In all, the Supreme Court’s ruling on DOMA opens the door to more than 1,000 federal provisions in which marital status is a factor in determining or receiving benefits, rights and privileges, according to the Government Accountability Office. Here are three major areas of interest:
●Being married gives you significant advantages under Social Security. You qualify for benefits as a survivor if you were married to your spouse for at least nine months before the employee died. A spouse can receive half of a retired worker’s full benefit unless the spouse begins collecting benefits before full retirement age. You should also know that if you remarry, your benefits could be affected. Generally, you won’t be eligible for widow or widower benefits if the remarriage occurs before age 60, or age 50 if you are disabled. Down the road, you are entitled to benefits even in the event of a divorce. If you split up but your marriage lasted 10 years or longer, you can still receive benefits based on your ex-spouse’s record. Go to the Social Security Administration’s Web site, www.ssa.gov, for more details about spousal benefits.
Something else to consider: Although the court’s DOMA decision may help some couples become eligible for benefits, it could hurt others who choose to get married. Benefits such as Supplemental Security Income, Medicaid and Medicare are “means-tested.” Once married, both incomes are considered in determining financial eligibility.
●Veterans who served during wartime may be eligible for financial assistance from the Department of Veterans Affairs to help pay for assistance with everyday needs, including cooking, bathing, feeding and dressing. As it concerns DOMA, this benefit is also available to veteran spouses or surviving spouses, who could be eligible for up to about $1,000 a month. This is a benefit that isn’t well known but is of great help to many senior veterans and their spouses. The veteran has to have been honorably discharged and served at least 90 days, with at least one day during officially declared wartime.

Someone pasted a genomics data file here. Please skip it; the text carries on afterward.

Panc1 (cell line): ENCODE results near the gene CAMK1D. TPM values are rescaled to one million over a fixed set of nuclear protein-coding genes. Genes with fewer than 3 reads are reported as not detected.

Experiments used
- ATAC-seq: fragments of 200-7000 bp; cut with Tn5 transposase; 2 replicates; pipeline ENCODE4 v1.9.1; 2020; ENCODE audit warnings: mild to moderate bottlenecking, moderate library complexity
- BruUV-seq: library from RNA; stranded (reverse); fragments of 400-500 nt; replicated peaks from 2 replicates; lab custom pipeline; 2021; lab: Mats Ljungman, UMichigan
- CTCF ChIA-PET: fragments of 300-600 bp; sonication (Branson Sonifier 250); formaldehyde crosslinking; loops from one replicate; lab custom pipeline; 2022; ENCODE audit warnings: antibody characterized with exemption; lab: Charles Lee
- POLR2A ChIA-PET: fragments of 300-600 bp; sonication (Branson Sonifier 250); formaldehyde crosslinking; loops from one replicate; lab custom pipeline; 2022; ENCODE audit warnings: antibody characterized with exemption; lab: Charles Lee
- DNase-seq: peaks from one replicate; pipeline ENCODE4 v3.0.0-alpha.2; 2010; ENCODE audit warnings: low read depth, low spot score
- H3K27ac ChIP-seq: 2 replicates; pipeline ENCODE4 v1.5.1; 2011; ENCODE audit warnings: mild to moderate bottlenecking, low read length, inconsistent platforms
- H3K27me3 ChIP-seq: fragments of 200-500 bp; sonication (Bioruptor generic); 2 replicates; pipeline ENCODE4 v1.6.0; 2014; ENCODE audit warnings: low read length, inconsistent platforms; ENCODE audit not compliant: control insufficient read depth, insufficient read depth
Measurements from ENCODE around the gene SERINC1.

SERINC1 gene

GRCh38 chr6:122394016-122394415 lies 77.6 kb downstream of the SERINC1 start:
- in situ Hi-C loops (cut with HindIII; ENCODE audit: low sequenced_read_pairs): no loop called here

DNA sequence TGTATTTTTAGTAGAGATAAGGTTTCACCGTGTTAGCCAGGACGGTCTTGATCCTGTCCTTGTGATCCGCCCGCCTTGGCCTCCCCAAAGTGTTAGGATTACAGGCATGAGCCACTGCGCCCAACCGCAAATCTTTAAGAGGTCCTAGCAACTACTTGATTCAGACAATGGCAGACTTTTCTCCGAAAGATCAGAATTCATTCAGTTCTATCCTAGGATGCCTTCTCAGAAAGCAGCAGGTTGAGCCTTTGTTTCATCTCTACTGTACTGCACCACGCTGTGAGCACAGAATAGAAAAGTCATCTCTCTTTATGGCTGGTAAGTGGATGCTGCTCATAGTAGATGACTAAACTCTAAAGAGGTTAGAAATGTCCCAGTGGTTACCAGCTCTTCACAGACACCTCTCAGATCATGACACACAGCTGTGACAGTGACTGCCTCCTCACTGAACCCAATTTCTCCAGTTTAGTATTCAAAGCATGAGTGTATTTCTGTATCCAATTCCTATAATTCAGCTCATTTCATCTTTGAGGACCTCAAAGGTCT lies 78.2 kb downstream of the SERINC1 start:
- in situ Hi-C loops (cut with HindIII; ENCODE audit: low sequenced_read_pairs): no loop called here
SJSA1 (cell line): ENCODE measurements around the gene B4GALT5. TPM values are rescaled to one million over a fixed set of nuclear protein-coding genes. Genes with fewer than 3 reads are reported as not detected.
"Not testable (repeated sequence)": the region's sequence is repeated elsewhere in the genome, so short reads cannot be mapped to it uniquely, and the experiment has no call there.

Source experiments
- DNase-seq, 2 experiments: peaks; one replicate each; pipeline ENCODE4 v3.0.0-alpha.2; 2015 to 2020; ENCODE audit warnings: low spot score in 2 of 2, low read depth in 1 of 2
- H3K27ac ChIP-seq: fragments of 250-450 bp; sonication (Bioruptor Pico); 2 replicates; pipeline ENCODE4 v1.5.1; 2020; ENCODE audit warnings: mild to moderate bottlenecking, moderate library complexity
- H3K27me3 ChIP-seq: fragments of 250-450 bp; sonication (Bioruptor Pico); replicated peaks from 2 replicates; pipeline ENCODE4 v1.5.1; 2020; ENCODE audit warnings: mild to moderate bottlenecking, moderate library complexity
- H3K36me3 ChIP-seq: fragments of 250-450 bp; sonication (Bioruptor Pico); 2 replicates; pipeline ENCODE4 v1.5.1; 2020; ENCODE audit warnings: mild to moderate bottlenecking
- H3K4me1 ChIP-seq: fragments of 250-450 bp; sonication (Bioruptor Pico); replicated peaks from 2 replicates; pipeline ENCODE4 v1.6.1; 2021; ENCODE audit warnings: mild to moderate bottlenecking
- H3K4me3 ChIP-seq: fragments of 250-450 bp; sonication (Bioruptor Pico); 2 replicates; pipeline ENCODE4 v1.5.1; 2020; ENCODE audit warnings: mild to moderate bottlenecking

●Take the time to learn about all your new federal tax benefits, especially as they relate to retirement planning. If you get married and have a nonworking spouse, you may be able to open an individual retirement account if you file a joint tax return. You have to have earned income to contribute to an IRA. But a spousal IRA provides an exception to the rule, allowing the working spouse to contribute to an IRA for his or her spouse.
Much is being said about same-sex couples who may now face a marriage penalty, which happens when spouses who earned similar salaries are pushed into a higher tax bracket. Nick Kasprak, an analyst for the Tax Foundation, discusses the Supreme Court’s DOMA decision in a podcast you can listen to or download at www.taxfoundation.org.
“Despite the possibility of a penalty, joint tax returns generally provide tax relief, and they’re probably one of the biggest benefits that gay couples can now take advantage of (along with the estate tax exemption, which was at the center of the Supreme Court case),” Kasprak wrote in a blog post.
One thing not clear is whether same-sex couples will continue to enjoy federal benefits if they move from a state that recognizes their relationship to one that does not, Kasprak said.
Often, people balk at paying a financial planner to help with their finances. But in this new financial territory for same-sex couples, it’s worth the money to get good advice. Also, there are so many rules and potentially complicated financial issues to contend with if you divorce. If you split up and your spouse has a retirement plan, such as a 401(k) or a pension plan, you’re entitled to a share of the balance.
Here’s the thing: There’s more you now need to know. So become informed in order to take full advantage of your new financial rights.
Readers may write to Michelle Singletary at The Washington Post, 1150 15th St. NW, Washington, D.C. 20071 or singletarym@washpost.
com. Personal responses may not be possible, and comments or questions may be used in a future column, with the writer’s name, unless otherwise requested. To read previous Color of Money columns, go to postbusiness.com.